So the image size will be enormous, and to cope with the data an extensive pipeline of information will be analysed by centres in Cambridge, Germany, Spain, France and Switzerland. A bit bigger than my hard-drive  !!!!!!!!

Friday, 11 October 2013

Clear night, cloudy night

When we get to October I always look forward to photography trips out into the night air. Especially when it is cold, because then it is sometimes clear skies. Something so far we have not had a lot of recently. Just one so far, and guess what we had already made plans to go out so that was one lost. The weather forecasts always seem to get it wrong, often they indicate a clear night , then having made all the plans to go out to get some photos the cloud rolls in and another opportunity hits the dust.

It must be great to be in Australia or the desert area in America where the dry air gives rise to clear skies on many days, but we have to make the most of any opportunity in Britain.

When we do get a clear night it is often when the moon is full so the sky is filled with light, again far better when the moon is small. With general light pollution another problem you may well ask why bother.
I can only say that once you have been out, even to an area close to a city, which is not the best, the sky takes a hold on you.

You cannot avoid looking up and seeing a multitude of stars and hopefully planets if you can pick them out. It may take five minutes for your eyes to get accustom to the darkness then you see even more. So although I may get out on only a few nights but each one becomes extra special and you appreciate it even more and don't take it for granted.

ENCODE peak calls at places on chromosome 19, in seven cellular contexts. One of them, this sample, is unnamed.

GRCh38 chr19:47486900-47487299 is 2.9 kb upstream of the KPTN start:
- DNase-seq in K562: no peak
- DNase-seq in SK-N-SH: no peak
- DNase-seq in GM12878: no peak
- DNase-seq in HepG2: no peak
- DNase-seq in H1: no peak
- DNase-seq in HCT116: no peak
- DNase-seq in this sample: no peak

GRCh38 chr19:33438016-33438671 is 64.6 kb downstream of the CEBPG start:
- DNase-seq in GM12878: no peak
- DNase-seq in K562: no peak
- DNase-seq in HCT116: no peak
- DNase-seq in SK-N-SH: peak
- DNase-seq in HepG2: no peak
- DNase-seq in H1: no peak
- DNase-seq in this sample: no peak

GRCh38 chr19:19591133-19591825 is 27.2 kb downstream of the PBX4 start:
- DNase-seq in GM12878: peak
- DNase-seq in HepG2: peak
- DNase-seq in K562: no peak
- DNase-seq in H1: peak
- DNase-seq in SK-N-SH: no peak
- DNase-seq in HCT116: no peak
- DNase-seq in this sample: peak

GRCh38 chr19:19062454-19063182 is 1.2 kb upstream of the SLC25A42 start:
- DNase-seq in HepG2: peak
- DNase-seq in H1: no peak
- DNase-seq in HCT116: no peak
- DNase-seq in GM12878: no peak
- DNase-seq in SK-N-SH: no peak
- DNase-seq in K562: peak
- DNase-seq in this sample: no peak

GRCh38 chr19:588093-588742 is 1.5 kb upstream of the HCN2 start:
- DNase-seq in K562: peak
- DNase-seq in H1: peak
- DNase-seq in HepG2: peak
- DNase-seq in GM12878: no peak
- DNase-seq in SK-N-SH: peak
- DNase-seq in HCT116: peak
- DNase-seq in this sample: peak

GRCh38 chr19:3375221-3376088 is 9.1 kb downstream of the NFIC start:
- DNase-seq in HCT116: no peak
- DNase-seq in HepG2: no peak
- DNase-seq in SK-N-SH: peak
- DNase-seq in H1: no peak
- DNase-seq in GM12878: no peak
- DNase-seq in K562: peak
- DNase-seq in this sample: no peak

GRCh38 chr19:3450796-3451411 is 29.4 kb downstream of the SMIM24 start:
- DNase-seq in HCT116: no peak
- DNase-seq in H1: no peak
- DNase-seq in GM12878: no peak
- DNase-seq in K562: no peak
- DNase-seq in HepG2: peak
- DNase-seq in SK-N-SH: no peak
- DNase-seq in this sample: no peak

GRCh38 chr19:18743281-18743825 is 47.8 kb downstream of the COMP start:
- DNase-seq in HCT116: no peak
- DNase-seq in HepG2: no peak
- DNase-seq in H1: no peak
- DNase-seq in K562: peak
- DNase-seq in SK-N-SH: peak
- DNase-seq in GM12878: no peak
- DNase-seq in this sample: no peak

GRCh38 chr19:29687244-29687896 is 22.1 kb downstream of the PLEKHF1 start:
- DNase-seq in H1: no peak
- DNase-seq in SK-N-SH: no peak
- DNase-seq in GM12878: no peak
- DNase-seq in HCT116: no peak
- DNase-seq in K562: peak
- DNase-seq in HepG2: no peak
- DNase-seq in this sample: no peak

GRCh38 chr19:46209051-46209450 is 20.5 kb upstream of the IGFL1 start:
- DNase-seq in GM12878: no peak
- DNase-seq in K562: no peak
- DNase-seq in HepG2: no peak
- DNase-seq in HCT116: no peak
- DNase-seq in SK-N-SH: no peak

With so much to see, and in Shetland with the chance of seeing the aurora you have got to make the effort to venture out. The time always passes so quick and having done so little photography its then a time to look back on what we have captured and what we plan to do next.

Friday, 27 September 2013


With the nights drawing in it is a great time to be out looking for meteorites. At certain times of year you may be lucky to see some , especially after midnight when they are at the largest fall rate.

The Draconids should be visible best on the 8/9 October 2013 , with a possible 100 meteorites visible throughout the night. The moon will be 16% illuminated in the region of Scorpius on the evening of the 8 October.